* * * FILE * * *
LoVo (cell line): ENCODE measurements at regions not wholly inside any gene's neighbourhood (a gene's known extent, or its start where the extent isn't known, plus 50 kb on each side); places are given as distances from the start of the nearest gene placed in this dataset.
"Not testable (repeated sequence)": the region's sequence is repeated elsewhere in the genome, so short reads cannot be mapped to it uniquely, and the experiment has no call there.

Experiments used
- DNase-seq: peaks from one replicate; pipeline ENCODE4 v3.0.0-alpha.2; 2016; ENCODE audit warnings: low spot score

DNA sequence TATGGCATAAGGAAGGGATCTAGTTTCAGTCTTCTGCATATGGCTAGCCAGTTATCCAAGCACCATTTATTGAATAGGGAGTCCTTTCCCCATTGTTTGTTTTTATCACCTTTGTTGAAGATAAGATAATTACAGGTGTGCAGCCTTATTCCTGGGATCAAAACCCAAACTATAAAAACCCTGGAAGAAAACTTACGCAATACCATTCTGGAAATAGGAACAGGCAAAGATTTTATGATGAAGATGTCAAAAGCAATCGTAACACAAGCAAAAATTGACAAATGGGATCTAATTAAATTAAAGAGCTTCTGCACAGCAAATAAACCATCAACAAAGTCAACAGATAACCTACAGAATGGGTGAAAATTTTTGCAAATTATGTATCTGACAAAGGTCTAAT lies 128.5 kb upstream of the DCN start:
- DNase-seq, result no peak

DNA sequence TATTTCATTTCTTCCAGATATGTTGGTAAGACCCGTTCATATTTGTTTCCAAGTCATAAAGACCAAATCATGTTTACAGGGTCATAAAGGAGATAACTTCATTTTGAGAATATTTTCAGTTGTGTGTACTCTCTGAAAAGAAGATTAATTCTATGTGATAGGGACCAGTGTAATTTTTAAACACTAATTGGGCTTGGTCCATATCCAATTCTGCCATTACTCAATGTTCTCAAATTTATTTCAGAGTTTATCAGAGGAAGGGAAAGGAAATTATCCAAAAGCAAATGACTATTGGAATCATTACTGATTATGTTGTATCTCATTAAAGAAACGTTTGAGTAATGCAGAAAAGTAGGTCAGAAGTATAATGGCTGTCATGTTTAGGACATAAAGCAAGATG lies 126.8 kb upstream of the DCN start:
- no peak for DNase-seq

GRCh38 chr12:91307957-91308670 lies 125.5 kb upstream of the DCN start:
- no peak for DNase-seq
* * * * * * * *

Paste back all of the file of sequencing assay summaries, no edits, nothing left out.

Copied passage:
LoVo (cell line): ENCODE measurements at regions not wholly inside any gene's neighbourhood (a gene's known extent, or its start where the extent isn't known, plus 50 kb on each side); places are given as distances from the start of the nearest gene placed in this dataset.
"Not testable (repeated sequence)": the region's sequence is repeated elsewhere in the genome, so short reads cannot be mapped to it uniquely, and the experiment has no call there.

Experiments used
- DNase-seq: peaks from one replicate; pipeline ENCODE4 v3.0.0-alpha.2; 2016; ENCODE audit warnings: low spot score

DNA sequence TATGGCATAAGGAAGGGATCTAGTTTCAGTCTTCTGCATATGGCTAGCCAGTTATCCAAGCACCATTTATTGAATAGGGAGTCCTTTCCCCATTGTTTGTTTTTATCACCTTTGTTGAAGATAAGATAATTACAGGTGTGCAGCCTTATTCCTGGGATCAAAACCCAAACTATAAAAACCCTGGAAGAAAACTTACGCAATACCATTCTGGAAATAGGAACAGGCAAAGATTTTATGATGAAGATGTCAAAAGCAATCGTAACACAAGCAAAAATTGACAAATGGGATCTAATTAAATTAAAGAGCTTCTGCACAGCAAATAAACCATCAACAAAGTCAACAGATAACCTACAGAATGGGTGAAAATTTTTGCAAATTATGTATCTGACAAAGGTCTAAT lies 128.5 kb upstream of the DCN start:
- DNase-seq, result no peak

DNA sequence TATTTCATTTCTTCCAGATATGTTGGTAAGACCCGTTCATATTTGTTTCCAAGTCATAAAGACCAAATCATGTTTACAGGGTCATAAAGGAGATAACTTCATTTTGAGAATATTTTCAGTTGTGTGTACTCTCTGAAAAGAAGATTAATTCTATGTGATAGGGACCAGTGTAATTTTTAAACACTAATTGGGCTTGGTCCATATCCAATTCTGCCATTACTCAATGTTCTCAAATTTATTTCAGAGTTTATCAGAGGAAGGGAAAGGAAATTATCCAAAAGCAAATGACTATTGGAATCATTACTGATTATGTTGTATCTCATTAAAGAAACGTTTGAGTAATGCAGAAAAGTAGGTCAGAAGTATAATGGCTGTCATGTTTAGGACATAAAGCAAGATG lies 126.8 kb upstream of the DCN start:
- no peak for DNase-seq

GRCh38 chr12:91307957-91308670 lies 125.5 kb upstream of the DCN start:
- no peak for DNase-seq